Featured Posts

To top
15 Nov

Which beauty subculture will you belong to within the

Which beauty subculture will you belong to within the

The porous boundaries of reality are being pushed as a creative renaissance shapes the contemporary state of beauty and the human soul. The metaverse is evolving, becoming an increasingly large presence in our lives, and there may be a latest matrix of beauty and existence being architectured. The change is metaphysical and evolutionary, in addition to social. 

“Imagine a world where we usually are not restricted by our anatomical make-up,” says Lauren Bowker, alchemist and founding father of The Unseen Beauty. “What would beauty even mean in that world? If it may possibly be anything on the earth, what would you search for?” 

Because the metaverse continues to expand and grow, beauty tribes will merge, shift and birth never before seen aesthetics, finding beauty in latest types of representation. Here, we predict those you’ll must know.


The Romantic Radicals have a hyperreal and paradoxical mixture of aesthetics, searching for to precise the polarities of our world. They gravitate towards amplified versions of their IRL selves and thru ‘meta beauty’ demand a democratic Web3 as a human right.

As an alternative of doing it with facial algorithmic signal scramblers (think the Privacy Hack subculture), they mix humour and romanticism with Goth warrior aesthetics. Body parts are exaggerated, faces sometimes angelic, sometimes animalistic. They wear grills and reflective tattoos to suggest their defiance of oppression, inspired by a generation of digital pioneers like Antoni Tudisco and Nova.

Mixed reality beauty for the Radical Romantics is a canvas for society’s joys and woes. As such, they mix soft hues like pastels and shimmer effects with tattoos, exaggerated nails and ears. They don’t shrink back from branding, turning their “digital skin graffities” and logo headgear into Belief NFTs, currently available on Polemix.

The Romantic Radicals will liberate us from what we hide online and the shackles of information tracking. Cait Cmo and Kes Inkersole, co-founders of PRO(TECH)T, a collective reimagining autonomy, identity and desire within the virtual worlds, consider in “beauty through dissent” – a central tenet of the Romantic Radical way. “The emergence of surveillance make-up and glitch aesthetics signify the wonder in dissent and insurrection,” they are saying. “In the long run, we would wear filters over our faces until we grant consensual access to our IRL identity, allowing for digitised beauty to supply us safety wherever we go. Finding safety, each IRL and URL, is poised to alter the best way we represent ourselves to the world, and subsequently, our beauty values.”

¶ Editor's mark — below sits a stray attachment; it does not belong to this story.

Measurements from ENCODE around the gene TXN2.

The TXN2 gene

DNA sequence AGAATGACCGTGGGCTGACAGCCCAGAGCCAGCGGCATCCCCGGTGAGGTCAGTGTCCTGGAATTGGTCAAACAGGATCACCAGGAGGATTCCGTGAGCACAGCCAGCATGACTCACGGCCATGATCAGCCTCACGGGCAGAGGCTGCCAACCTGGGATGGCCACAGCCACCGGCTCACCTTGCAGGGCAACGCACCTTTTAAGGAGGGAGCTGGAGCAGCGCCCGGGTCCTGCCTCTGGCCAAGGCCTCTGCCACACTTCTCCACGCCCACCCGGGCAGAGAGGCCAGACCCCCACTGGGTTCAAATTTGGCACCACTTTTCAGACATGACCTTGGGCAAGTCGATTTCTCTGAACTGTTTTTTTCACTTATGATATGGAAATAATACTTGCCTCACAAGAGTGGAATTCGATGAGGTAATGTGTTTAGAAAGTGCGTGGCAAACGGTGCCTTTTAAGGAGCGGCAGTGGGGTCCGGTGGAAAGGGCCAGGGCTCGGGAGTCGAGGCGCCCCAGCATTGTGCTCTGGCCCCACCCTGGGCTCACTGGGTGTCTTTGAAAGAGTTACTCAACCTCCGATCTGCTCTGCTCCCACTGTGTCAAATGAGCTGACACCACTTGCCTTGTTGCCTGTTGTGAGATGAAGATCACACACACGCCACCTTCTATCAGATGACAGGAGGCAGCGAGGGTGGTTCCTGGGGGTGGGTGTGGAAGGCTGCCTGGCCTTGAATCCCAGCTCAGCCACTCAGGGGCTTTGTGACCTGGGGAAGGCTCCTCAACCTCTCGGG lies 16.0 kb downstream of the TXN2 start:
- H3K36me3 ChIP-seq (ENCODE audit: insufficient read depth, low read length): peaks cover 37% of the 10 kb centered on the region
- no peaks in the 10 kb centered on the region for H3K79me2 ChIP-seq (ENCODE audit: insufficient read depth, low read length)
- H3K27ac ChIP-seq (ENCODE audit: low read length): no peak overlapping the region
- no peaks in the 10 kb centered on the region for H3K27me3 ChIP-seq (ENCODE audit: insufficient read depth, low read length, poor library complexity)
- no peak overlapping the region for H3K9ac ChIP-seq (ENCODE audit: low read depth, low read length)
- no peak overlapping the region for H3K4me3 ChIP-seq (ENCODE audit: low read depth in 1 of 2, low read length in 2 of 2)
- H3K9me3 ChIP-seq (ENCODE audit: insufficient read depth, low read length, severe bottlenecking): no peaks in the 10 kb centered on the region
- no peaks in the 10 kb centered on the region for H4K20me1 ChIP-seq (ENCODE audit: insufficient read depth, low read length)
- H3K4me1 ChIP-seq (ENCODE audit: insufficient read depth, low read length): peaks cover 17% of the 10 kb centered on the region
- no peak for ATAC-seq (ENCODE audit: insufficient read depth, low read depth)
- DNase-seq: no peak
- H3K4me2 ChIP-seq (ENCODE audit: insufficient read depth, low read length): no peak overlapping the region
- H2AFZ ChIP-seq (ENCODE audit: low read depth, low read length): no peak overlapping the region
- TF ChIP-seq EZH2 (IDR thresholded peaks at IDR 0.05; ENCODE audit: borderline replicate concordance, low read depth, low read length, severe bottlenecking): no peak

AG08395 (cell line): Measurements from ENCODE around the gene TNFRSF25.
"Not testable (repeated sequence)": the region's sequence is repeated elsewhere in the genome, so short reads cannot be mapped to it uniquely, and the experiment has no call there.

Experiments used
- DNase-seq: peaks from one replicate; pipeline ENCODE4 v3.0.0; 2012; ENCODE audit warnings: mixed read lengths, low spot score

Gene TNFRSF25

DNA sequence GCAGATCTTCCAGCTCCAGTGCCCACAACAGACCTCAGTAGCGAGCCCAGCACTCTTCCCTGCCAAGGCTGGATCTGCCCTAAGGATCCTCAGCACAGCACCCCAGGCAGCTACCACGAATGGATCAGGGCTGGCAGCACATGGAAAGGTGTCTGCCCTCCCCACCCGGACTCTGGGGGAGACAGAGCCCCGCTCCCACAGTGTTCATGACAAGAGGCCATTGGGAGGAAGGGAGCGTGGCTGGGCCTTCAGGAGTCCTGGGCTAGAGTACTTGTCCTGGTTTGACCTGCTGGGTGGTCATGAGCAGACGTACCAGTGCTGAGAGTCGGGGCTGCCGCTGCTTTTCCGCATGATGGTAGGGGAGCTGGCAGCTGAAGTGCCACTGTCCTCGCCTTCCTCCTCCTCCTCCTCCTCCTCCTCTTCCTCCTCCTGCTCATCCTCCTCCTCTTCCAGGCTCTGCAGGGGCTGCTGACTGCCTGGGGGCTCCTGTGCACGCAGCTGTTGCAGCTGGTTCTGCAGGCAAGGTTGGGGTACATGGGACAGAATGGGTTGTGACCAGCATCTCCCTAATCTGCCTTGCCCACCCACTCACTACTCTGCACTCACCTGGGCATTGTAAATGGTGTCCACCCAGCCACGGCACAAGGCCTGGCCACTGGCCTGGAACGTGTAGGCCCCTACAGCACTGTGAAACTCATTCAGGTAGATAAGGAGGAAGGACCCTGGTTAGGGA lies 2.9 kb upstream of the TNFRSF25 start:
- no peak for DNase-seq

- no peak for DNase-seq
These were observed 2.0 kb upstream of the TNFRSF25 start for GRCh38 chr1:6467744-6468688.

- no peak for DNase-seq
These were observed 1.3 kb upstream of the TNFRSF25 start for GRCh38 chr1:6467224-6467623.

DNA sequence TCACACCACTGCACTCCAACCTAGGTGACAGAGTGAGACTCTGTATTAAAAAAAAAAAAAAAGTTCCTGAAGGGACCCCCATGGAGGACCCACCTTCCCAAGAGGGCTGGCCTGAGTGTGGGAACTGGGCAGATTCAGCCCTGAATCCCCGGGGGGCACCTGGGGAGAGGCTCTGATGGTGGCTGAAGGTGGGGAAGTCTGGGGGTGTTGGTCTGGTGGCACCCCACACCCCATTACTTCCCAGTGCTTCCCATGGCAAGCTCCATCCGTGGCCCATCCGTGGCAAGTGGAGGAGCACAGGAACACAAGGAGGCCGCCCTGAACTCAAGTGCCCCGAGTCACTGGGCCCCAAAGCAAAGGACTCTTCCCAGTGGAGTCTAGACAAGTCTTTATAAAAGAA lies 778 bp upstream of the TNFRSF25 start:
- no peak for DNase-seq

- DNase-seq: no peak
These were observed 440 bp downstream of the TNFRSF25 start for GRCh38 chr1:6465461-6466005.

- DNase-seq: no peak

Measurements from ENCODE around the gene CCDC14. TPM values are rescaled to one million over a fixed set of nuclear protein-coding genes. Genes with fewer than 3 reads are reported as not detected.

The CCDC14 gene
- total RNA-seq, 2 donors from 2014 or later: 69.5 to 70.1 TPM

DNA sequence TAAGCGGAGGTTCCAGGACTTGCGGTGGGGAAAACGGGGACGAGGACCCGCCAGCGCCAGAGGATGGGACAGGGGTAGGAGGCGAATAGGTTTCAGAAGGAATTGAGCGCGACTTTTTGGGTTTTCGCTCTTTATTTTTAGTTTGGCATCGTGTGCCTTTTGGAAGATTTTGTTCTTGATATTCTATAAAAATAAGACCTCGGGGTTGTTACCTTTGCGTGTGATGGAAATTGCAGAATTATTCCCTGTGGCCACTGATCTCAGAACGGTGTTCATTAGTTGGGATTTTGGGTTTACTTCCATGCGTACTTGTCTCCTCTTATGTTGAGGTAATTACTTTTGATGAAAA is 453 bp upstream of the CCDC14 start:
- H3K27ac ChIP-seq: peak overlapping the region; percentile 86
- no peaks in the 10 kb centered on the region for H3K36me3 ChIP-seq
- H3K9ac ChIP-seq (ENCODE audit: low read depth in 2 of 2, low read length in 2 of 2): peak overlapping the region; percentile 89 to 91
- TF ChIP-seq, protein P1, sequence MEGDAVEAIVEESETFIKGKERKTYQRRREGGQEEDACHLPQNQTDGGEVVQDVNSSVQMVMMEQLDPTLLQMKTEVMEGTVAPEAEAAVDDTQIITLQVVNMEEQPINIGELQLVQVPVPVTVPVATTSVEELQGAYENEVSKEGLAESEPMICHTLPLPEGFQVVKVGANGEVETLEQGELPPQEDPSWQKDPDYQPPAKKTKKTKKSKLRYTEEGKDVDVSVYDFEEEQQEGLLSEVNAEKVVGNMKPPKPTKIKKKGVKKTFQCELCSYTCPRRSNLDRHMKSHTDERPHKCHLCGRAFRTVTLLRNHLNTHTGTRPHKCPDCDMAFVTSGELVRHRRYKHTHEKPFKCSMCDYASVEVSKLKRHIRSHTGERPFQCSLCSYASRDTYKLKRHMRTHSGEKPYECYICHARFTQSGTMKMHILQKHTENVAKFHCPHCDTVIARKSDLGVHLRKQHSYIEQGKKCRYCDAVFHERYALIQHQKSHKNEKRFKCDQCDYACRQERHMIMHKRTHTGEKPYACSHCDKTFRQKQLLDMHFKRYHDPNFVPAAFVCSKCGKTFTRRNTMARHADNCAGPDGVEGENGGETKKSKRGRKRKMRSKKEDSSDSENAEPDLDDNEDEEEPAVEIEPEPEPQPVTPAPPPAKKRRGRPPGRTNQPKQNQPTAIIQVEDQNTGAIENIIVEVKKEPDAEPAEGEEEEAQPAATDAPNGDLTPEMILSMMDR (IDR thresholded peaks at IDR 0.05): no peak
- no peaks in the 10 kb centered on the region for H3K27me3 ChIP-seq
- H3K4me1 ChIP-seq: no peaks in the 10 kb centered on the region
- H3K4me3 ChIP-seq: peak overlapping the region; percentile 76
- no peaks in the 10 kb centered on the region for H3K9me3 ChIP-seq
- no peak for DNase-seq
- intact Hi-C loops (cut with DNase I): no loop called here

The Emotive Collective seeks to redefine love. In the long run, a latest architecture of beauty will focus not only on the visual quality of digital beings, but on their personality and inner beauty. Things we felt were limited to humans – the fantastic thing about kindness and intelligence – might be just as crucial for digital beings. This subculture injects color or surreal elements in smaller doses, specializing in a softened and hazy skin rendering. Objects or nature act as connectors between beings, and the Emotive Collective often might be seen in pairs. 

“Love IRL and URL and identity are all in query in today’s times, and our futures,” the Institute of Digital Fashion stated on Instagram. “Who will you like within the metaverse?” It is a central query for the Emotive Collective who seek a latest era of ‘make love not war’. Leanne Elliott Young, co-founder of the Institute of Fashion explains: “Love is something which is seen as the foundation of human connectivity. As we dive into different iterations of ‘humanity’, our kinship and communities might be the areas by which we’re defined not by race or gender. To like within the metaverse might be connected to creative outputs of assets, birthing a ‘project’ or collaborations, constructing a universe with multiple ‘parents’.”

Haptic tech – AKA kinaesthetic communication or 3D touch – is essential for the Emotive Collective, influenced by video games. The emotions they feel for one another might be further facilitated by tech that enables them to feel the metaverse. OWO’s haptic vest recreates 30 different sensations to feel video games. Brainwave headsets could materialise digital beauty looks IRL, inspired by Jody Xiong’s bloom installation. The Liǎn experimental mask by Jann Choy responds to real-time online emotions through sentiment evaluation, a type of artificial intelligence. Posting, liking or commenting causes the mask to alter in appearance. Cultural theorist and Cyberpsychologist David Mattin wrote in a recent zine, “Virtual companions will unlock latest ways to serve a few of the deepest and strongest human needs we all know.”